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Failure to participate in appeal process could come back to haunt players

Chicago Bears v Tampa Bay Buccaneers

LONDON, ENGLAND - OCTOBER 23: NFL Commissioner Roger Goodell looks on prior to the NFL International Series match between Chicago Bears and Tampa Bay Buccaneers at Wembley Stadium on October 23, 2011 in London, England. This is the fifth occasion where a regular season NFL match has been played in London. (Photo by Streeter Lecka/Getty Images)

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[Editor’s note: The eight-page, single-spaced letter from Commissioner Roger Goodell affirming the suspensions of the four players accused of involvement in the Saints’ bounty program raises several intriguing points, arguments, and circumstances. We’re breaking them up into separate posts in order to ensure that no one throw a shoe at their monitors.]

The players suspended for involvement in the alleged Saints bounty program decided not to participate in the appeal process, and now the NFL will try to make them sorely regret that decision.

Saints linebacker Jonathan Vilma, Saints defensive end Will Smith, Packers defensive end Anthony Hargrove, and Browns linebacker Scott Fujita opted to attend but not to participate in the June 18 hearing. They didn’t testify, they didn’t introduce exhibits, and they didn’t provide any substantive proof or evidence or information that points to their professed innocence.

Commissioner Roger Goodell’s eight-page, single-spaced letter upholding the suspensions seizes on the failure to mount a defense. “Throughout the entire process, including your appeals, and despite repeated invitations and encouragement to do so, none of you has offered any evidence that would warrant reconsideration of your suspensions,” Goodell writes. “Instead, you elected not to participate meaningfully in the appeal process.”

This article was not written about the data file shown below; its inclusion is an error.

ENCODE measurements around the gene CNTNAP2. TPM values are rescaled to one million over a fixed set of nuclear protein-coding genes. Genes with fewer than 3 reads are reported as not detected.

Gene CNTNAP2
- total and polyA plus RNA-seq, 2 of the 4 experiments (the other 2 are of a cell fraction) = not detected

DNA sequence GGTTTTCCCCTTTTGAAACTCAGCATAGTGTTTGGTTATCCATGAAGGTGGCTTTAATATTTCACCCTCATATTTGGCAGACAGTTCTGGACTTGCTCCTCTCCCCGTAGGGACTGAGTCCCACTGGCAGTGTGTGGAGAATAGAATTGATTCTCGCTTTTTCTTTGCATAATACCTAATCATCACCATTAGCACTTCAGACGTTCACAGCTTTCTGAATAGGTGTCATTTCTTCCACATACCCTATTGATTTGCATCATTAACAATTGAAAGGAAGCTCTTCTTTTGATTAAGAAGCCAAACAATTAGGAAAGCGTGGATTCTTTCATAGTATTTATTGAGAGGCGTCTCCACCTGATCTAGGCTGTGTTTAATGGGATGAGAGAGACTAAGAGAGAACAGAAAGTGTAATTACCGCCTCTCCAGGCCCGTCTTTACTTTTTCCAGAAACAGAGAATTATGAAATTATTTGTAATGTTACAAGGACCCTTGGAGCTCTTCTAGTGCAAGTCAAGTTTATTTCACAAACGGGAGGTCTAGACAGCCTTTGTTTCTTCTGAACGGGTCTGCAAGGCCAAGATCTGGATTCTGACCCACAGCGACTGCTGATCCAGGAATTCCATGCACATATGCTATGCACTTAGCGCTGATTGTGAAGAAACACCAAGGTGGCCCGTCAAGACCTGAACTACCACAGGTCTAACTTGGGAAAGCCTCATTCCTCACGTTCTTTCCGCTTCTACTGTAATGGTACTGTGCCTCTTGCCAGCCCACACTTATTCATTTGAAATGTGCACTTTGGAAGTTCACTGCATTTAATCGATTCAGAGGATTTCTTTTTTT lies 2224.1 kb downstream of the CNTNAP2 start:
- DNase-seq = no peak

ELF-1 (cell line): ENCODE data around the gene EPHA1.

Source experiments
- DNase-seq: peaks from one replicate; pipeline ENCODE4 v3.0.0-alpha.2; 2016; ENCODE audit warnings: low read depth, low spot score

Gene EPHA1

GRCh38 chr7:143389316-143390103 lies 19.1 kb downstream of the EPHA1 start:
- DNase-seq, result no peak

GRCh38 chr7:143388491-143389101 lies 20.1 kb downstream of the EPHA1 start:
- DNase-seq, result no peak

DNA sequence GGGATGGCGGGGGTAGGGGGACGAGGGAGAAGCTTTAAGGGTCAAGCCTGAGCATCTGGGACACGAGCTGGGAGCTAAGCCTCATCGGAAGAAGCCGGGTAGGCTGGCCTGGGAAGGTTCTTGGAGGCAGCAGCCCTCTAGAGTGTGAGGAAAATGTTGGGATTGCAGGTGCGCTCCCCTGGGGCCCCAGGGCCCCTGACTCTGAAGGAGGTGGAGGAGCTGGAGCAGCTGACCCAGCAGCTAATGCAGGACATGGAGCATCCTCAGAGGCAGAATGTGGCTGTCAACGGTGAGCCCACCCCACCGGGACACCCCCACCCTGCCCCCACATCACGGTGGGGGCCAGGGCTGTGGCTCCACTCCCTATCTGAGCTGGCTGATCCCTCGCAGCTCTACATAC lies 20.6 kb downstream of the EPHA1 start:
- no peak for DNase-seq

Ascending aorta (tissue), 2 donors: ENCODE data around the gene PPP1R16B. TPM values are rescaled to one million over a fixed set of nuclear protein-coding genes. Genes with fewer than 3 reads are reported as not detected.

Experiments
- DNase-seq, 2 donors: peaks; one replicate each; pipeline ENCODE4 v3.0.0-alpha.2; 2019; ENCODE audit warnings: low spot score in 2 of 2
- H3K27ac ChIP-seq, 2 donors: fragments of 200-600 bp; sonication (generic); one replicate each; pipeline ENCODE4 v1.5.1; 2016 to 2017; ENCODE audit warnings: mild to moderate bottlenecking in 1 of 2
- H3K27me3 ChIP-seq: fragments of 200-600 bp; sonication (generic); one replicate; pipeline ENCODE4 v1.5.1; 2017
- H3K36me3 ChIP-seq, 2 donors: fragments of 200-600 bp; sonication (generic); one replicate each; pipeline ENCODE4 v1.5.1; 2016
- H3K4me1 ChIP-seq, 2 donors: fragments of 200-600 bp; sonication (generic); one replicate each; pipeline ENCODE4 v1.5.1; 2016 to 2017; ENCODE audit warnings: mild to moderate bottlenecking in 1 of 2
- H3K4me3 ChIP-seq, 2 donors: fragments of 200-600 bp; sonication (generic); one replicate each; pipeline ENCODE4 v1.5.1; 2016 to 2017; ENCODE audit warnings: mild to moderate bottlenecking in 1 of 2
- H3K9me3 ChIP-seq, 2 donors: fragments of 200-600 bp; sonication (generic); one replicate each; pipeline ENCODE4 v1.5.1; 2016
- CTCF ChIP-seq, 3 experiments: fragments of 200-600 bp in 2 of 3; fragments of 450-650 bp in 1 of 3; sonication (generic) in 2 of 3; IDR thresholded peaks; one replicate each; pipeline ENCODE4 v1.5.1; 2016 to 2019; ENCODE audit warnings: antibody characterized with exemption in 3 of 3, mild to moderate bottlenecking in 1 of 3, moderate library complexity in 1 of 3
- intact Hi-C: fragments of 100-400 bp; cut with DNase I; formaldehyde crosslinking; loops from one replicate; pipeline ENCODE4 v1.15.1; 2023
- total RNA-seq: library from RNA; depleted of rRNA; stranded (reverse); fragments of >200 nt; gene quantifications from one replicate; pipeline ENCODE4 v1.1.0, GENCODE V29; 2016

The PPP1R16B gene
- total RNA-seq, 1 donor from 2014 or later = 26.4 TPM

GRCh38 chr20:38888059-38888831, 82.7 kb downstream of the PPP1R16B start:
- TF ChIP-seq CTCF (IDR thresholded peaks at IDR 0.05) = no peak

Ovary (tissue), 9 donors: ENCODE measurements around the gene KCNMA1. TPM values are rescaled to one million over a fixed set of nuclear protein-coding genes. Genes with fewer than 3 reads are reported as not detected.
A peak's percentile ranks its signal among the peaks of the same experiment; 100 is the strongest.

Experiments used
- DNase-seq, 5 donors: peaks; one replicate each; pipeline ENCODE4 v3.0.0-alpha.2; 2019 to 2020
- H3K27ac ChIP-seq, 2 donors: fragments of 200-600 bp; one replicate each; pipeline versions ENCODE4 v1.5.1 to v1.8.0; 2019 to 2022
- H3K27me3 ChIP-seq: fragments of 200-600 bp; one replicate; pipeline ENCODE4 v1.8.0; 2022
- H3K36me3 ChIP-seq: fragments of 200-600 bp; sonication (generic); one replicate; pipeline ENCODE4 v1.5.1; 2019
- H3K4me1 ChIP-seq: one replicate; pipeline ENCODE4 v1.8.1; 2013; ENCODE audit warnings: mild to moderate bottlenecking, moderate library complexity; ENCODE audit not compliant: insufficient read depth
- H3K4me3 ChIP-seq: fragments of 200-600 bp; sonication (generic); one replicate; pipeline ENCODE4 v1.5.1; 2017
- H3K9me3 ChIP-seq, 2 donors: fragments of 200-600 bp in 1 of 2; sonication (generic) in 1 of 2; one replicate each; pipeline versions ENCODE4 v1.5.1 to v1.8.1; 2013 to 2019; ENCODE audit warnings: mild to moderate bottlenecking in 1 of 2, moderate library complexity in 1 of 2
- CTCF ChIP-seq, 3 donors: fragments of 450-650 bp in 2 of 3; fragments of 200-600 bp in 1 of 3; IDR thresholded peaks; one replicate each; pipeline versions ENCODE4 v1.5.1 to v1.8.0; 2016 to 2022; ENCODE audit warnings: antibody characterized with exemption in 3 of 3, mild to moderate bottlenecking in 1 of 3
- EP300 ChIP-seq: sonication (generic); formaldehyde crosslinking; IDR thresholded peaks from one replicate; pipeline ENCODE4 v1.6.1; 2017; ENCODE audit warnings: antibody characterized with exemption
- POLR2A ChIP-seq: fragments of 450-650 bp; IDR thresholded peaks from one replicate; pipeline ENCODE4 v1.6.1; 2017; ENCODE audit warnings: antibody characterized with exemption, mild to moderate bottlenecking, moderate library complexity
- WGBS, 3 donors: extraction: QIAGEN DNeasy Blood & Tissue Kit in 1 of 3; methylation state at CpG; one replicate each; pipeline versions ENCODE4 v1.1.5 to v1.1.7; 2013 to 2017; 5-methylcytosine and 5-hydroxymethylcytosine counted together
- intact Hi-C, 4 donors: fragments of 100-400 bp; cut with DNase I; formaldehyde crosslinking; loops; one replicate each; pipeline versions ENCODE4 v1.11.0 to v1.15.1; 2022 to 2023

Goodell also points out that the players’ lawyers chose “not to ask a single question of the principal investigators, both of whom were present at the hearing (as your lawyers had requested).”

The decision not to pepper Jeff Miller and Joe Hummel with questions represents a lost opportunity to emphasize the perceived unfairness of the process. A skillful interrogator could have grilled Miller and Hummel on a wide range of issues, including every flaw in the evidence submitted by the league in support of the suspensions, some of the other evidence that didn’t make its way into the packet of 16 exhibits, and every other relevant aspect of the investigation, including the identity of the unnamed witnesses, the specific information harvested from key witnesses not present at the hearing (like former Saints defensive coordinator Gregg Williams), and the reasons for Hummel’s decision to resign during the investigation.

If Miller and/or Hummel had opted to refuse to answer certain questions (and if Goodell had allowed them to do so), the players possibly would have emerged with a more persuasive basis for arguing that the league’s process wasn’t truly impartial or fair.

Instead, the NFL now has a strong piece of evidence to which it will repeatedly point when accused in court of not being fair to the players. The league will argue, at every turn, that the players didn’t give Goodell a fair chance to be fair.